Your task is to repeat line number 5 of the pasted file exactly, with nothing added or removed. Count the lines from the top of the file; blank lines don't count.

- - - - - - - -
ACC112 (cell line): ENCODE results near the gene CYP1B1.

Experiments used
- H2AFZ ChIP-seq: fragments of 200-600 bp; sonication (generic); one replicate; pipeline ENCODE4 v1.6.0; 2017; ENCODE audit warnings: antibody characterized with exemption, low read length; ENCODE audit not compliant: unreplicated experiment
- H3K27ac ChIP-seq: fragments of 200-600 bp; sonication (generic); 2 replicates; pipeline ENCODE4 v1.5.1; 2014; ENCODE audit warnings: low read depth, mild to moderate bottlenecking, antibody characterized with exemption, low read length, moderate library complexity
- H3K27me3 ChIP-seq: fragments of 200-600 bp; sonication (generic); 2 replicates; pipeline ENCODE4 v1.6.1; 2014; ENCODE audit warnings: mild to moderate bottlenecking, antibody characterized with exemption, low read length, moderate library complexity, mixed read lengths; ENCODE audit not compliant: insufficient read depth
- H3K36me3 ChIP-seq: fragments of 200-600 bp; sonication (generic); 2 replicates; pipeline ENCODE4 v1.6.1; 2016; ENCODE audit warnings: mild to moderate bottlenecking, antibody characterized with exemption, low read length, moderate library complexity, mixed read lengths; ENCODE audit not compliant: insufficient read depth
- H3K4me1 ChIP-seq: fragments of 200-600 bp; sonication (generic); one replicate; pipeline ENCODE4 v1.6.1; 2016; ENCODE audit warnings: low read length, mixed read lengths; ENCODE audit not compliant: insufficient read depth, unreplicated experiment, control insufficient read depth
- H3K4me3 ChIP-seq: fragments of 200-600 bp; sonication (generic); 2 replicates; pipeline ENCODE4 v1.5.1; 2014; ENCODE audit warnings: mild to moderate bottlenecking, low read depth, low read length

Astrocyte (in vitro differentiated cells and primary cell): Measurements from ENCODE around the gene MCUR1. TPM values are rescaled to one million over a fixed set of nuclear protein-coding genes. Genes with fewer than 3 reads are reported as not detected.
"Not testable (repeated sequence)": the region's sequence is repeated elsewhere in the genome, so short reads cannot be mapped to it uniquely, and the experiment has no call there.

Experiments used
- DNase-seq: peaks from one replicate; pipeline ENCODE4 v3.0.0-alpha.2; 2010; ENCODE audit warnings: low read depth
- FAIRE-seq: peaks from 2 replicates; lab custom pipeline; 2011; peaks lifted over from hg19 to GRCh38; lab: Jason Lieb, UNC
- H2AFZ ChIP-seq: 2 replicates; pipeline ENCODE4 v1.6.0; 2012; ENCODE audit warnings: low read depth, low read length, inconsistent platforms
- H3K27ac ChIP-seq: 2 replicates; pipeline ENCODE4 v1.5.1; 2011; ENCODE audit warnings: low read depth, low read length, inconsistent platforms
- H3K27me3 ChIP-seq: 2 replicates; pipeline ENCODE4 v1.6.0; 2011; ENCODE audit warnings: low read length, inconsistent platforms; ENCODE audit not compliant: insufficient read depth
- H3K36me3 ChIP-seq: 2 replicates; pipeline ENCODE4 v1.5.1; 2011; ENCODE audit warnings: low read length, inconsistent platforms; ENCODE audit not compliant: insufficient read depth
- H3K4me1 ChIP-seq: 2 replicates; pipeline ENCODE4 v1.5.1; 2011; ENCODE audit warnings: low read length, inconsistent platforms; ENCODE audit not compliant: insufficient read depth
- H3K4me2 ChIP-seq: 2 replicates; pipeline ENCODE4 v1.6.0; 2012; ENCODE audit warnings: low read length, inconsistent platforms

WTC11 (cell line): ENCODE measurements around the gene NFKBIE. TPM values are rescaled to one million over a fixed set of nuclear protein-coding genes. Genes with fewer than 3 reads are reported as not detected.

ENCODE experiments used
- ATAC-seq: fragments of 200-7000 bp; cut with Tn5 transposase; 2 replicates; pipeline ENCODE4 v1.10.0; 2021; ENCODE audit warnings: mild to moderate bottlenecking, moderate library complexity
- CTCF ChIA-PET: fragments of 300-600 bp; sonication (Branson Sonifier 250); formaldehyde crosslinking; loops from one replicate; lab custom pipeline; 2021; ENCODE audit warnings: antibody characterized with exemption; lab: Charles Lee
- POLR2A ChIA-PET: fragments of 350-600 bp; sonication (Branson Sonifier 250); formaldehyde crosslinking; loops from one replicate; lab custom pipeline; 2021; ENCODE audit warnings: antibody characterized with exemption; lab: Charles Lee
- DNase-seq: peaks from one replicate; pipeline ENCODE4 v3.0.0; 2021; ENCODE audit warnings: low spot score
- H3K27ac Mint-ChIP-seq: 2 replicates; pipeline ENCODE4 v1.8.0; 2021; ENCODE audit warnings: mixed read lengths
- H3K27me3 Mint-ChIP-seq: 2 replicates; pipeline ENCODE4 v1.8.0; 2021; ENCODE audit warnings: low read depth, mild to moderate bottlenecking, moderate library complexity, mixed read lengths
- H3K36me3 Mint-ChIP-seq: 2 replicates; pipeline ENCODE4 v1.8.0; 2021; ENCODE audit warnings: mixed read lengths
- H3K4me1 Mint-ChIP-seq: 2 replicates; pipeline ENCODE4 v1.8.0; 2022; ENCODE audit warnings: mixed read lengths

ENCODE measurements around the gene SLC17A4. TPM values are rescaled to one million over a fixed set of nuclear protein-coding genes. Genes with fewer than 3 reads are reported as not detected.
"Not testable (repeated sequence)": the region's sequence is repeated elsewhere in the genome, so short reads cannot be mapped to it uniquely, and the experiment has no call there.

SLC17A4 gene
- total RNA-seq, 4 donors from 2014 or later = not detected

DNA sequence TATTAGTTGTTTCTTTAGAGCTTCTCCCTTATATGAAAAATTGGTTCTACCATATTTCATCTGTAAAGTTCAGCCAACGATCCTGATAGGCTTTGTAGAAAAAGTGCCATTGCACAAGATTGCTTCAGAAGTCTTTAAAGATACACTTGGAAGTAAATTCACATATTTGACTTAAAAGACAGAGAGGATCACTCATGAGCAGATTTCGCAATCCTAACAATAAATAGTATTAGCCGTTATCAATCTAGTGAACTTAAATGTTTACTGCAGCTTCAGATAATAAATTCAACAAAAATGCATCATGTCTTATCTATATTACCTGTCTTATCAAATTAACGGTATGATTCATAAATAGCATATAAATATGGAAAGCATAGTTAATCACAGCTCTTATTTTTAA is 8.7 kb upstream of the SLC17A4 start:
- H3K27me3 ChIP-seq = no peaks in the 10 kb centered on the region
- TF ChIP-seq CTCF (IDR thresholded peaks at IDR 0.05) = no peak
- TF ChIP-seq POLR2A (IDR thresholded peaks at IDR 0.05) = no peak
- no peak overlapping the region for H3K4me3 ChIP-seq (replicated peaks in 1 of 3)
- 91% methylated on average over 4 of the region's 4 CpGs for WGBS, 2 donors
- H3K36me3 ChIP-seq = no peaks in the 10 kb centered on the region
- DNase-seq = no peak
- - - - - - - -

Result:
- H3K27me3 ChIP-seq: fragments of 200-600 bp; sonication (generic); 2 replicates; pipeline ENCODE4 v1.6.1; 2014; ENCODE audit warnings: mild to moderate bottlenecking, antibody characterized with exemption, low read length, moderate library complexity, mixed read lengths; ENCODE audit not compliant: insufficient read depth